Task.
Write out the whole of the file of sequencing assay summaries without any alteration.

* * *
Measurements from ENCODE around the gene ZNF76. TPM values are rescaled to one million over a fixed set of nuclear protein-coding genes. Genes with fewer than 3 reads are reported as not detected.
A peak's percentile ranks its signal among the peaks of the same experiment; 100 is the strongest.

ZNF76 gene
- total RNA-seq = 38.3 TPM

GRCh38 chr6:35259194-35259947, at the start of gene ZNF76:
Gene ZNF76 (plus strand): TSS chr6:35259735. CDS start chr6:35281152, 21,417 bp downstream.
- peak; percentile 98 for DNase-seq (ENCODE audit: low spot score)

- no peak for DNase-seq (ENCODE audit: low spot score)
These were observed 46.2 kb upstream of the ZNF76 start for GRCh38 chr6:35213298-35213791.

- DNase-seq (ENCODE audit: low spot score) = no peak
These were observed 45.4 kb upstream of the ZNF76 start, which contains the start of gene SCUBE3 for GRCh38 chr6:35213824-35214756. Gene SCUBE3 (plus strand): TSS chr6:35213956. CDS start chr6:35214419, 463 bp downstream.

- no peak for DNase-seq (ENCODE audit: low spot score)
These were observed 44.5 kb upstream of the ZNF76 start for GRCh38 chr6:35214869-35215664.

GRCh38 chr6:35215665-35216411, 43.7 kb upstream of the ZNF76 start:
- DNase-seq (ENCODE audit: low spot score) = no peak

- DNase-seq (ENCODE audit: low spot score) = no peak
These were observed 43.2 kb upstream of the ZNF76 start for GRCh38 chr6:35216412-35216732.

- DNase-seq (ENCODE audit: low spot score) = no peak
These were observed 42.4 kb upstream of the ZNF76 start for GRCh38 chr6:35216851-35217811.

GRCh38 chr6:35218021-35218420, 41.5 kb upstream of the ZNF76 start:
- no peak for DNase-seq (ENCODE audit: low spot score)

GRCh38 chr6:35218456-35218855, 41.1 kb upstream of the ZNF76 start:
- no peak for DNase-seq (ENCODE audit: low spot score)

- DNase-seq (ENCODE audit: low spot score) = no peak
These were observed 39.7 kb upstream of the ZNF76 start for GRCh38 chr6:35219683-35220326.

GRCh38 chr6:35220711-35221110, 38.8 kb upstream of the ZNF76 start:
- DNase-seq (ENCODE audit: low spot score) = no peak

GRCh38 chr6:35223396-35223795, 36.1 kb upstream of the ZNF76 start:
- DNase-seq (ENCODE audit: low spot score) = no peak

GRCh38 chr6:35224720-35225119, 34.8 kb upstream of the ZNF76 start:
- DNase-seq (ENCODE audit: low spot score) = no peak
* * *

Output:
Measurements from ENCODE around the gene ZNF76. TPM values are rescaled to one million over a fixed set of nuclear protein-coding genes. Genes with fewer than 3 reads are reported as not detected.
A peak's percentile ranks its signal among the peaks of the same experiment; 100 is the strongest.

ZNF76 gene
- total RNA-seq = 38.3 TPM

GRCh38 chr6:35259194-35259947, at the start of gene ZNF76:
Gene ZNF76 (plus strand): TSS chr6:35259735. CDS start chr6:35281152, 21,417 bp downstream.
- peak; percentile 98 for DNase-seq (ENCODE audit: low spot score)

- no peak for DNase-seq (ENCODE audit: low spot score)
These were observed 46.2 kb upstream of the ZNF76 start for GRCh38 chr6:35213298-35213791.

- DNase-seq (ENCODE audit: low spot score) = no peak
These were observed 45.4 kb upstream of the ZNF76 start, which contains the start of gene SCUBE3 for GRCh38 chr6:35213824-35214756. Gene SCUBE3 (plus strand): TSS chr6:35213956. CDS start chr6:35214419, 463 bp downstream.

- no peak for DNase-seq (ENCODE audit: low spot score)
These were observed 44.5 kb upstream of the ZNF76 start for GRCh38 chr6:35214869-35215664.

GRCh38 chr6:35215665-35216411, 43.7 kb upstream of the ZNF76 start:
- DNase-seq (ENCODE audit: low spot score) = no peak

- DNase-seq (ENCODE audit: low spot score) = no peak
These were observed 43.2 kb upstream of the ZNF76 start for GRCh38 chr6:35216412-35216732.

- DNase-seq (ENCODE audit: low spot score) = no peak
These were observed 42.4 kb upstream of the ZNF76 start for GRCh38 chr6:35216851-35217811.

GRCh38 chr6:35218021-35218420, 41.5 kb upstream of the ZNF76 start:
- no peak for DNase-seq (ENCODE audit: low spot score)

GRCh38 chr6:35218456-35218855, 41.1 kb upstream of the ZNF76 start:
- no peak for DNase-seq (ENCODE audit: low spot score)

- DNase-seq (ENCODE audit: low spot score) = no peak
These were observed 39.7 kb upstream of the ZNF76 start for GRCh38 chr6:35219683-35220326.

GRCh38 chr6:35220711-35221110, 38.8 kb upstream of the ZNF76 start:
- DNase-seq (ENCODE audit: low spot score) = no peak

GRCh38 chr6:35223396-35223795, 36.1 kb upstream of the ZNF76 start:
- DNase-seq (ENCODE audit: low spot score) = no peak

GRCh38 chr6:35224720-35225119, 34.8 kb upstream of the ZNF76 start:
- DNase-seq (ENCODE audit: low spot score) = no peak